Payday Loans, Trans Athlete Bills Going Nowhere in Alabama Legislature


It may be Valentine’s Day, but Alabama lawmakers haven’t offered much love this week as several bills struggled to move forward. We get a glimpse of this week’s action in the Legislature from Don Dailey, host of the Alabama Public Television Capitol Journal.

Payday loans

A Senate committee rejected a bill that would have made it easier for borrowers to repay payday loans. This would have given borrowers 30 days to repay. In some cases, they can be as little as 10 days old.

Payday loans have been a recurring problem in recent years, but Dailey notes that opposition to the bill was bipartisan.

“There doesn’t seem to be agreement on this yet,” said Dailey.

Transgender athletes

A bill that would require transgender high school athletes to compete based on their biological sex at birth has died in House committee.

“It was controversial as you can imagine,” says Dailey.

Republican Rep. Chris Pringle of Mobile sponsored the bill and says it is about fairness to female athletes. He says they shouldn’t have to compete with those who are biologically male, with more testosterone and therefore greater strength. Opponents say the bill discriminates against transgender people.

Even though this bill will not move forward, Dailey says the problem could reappear.

“Rep. Pringle has a similar and separate bill. There are some technical differences. So this problem may not be totally dead for the session,” Dailey says.

Police officers and hate crimes law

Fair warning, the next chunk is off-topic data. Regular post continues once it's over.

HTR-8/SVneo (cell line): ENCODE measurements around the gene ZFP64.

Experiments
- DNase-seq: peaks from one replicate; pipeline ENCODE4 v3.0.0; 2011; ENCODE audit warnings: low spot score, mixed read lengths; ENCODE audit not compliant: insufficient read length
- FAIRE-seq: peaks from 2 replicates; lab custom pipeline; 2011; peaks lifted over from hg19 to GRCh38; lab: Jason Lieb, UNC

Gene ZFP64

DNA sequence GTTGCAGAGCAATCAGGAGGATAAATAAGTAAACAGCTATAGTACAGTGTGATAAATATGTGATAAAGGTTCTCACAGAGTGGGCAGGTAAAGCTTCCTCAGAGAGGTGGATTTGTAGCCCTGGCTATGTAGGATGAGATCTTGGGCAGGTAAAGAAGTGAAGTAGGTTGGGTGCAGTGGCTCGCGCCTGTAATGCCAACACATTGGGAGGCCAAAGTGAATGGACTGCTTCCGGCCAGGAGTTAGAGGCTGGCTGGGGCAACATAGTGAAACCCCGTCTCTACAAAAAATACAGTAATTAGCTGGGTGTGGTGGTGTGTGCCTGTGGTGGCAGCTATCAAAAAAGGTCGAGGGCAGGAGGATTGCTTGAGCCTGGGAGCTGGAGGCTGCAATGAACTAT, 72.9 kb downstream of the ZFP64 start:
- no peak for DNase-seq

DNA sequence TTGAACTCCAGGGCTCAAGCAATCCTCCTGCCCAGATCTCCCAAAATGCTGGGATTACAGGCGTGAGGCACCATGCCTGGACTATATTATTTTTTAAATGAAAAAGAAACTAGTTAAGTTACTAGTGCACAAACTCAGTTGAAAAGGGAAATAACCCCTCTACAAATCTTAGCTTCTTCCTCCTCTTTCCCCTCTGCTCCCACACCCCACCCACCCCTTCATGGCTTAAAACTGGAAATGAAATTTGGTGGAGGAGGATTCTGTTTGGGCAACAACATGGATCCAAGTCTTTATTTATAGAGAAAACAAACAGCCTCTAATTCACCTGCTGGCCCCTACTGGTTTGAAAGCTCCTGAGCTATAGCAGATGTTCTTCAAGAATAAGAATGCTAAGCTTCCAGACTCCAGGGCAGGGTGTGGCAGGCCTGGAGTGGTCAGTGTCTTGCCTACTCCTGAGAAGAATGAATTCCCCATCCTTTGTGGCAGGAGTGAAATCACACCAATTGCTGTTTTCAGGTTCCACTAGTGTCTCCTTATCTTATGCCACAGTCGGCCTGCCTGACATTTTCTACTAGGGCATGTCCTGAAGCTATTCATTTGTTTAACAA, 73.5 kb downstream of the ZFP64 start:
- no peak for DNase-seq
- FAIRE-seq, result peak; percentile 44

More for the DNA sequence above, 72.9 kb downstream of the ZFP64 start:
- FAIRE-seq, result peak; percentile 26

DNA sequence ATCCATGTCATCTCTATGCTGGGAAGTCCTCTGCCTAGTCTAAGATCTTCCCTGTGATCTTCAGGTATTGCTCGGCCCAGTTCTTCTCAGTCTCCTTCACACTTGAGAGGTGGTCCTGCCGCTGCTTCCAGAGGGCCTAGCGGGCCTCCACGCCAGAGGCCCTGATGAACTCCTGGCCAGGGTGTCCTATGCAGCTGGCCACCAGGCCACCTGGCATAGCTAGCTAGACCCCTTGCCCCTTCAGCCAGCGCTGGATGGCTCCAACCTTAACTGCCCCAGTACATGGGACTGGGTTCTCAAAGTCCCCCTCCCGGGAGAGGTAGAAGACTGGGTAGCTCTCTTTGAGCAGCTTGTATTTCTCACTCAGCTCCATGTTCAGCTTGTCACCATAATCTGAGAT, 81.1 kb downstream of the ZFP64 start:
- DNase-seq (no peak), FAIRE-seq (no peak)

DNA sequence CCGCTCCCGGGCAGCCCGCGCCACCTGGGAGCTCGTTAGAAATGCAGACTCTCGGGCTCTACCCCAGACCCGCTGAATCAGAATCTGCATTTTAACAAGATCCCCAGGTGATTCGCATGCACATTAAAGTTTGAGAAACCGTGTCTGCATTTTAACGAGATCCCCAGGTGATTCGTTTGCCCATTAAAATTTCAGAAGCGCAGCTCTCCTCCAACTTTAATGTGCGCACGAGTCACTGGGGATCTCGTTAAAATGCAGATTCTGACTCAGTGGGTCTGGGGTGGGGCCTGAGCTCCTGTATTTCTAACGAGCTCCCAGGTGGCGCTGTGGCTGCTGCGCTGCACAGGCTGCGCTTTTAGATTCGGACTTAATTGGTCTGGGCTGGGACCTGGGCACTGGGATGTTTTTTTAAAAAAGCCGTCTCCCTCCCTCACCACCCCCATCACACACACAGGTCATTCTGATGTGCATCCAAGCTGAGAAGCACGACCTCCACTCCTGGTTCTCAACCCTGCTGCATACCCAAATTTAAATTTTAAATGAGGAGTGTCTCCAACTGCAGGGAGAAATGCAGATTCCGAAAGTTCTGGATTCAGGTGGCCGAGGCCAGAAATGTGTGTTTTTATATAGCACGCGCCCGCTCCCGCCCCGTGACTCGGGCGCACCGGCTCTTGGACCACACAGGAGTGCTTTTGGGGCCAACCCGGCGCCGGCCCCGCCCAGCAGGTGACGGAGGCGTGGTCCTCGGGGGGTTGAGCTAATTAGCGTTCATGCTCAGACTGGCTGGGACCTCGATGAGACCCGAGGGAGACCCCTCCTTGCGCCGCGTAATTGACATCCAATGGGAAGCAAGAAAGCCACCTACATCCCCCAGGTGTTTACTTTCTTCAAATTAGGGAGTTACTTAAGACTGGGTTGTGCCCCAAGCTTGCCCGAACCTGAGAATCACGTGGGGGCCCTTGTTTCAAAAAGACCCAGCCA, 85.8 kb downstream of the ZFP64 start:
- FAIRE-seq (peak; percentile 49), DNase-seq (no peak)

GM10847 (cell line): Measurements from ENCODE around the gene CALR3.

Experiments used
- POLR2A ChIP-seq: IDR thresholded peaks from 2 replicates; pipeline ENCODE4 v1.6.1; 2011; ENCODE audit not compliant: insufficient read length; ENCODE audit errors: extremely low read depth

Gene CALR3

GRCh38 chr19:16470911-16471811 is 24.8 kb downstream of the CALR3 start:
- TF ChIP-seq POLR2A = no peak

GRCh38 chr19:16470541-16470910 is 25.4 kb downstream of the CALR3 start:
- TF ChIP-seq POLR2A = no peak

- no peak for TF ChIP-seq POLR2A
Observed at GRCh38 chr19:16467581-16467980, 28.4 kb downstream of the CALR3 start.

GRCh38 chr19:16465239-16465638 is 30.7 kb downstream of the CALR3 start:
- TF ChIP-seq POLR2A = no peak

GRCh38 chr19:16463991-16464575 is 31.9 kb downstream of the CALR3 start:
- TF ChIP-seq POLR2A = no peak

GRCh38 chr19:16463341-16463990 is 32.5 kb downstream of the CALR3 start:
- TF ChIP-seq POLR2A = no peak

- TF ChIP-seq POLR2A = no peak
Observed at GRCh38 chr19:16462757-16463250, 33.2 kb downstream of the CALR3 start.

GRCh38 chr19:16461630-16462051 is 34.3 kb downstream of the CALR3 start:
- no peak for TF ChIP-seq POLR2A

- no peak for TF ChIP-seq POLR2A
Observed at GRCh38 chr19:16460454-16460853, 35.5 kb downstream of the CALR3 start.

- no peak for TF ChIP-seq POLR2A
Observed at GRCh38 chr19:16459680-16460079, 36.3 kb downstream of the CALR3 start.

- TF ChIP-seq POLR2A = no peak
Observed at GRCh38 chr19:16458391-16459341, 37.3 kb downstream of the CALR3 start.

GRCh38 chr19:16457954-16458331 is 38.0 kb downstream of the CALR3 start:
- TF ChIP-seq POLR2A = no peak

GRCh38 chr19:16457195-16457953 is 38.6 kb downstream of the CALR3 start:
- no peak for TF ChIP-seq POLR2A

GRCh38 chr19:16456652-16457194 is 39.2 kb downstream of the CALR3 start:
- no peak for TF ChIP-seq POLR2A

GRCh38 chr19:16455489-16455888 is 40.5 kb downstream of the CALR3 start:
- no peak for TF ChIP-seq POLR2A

A proposal to add law enforcement officers to the state’s hate crimes law has taken divergent paths in the House and Senate. It comes as seven Alabama police officers have been killed in the line of duty in the past 13 months.

The House passed the bill unopposed. But a senatorial version stalled in committee.

“Since the Senate committee postponed this decision, it raises questions about the ultimate future of this bill,” Dailey said.

Medical Marijuana

A bill that would legalize medical marijuana was introduced this week. It would allow medical marijuana for 15 conditions. It would also set up a commission to regulate its use in Alabama.

Dailey says the bill’s sponsor, Republican Senator Tim Melson of Florence, is bracing for opposition.

“He expects to have another battle on his hands,” said Dailey. “This is a very controversial issue, as it has been for several years.

Melson sponsored a medical marijuana bill last session that passed the Senate but failed at home. A task force met last year to make recommendations for this current version of the bill.

“They feel they have answered most if not all of the concerns that have been raised over the past year, especially the concerns that this could be a gateway to increased recreational use of marijuana, ”Dailey said.

The bill is expected to have its first committee hearing next week.


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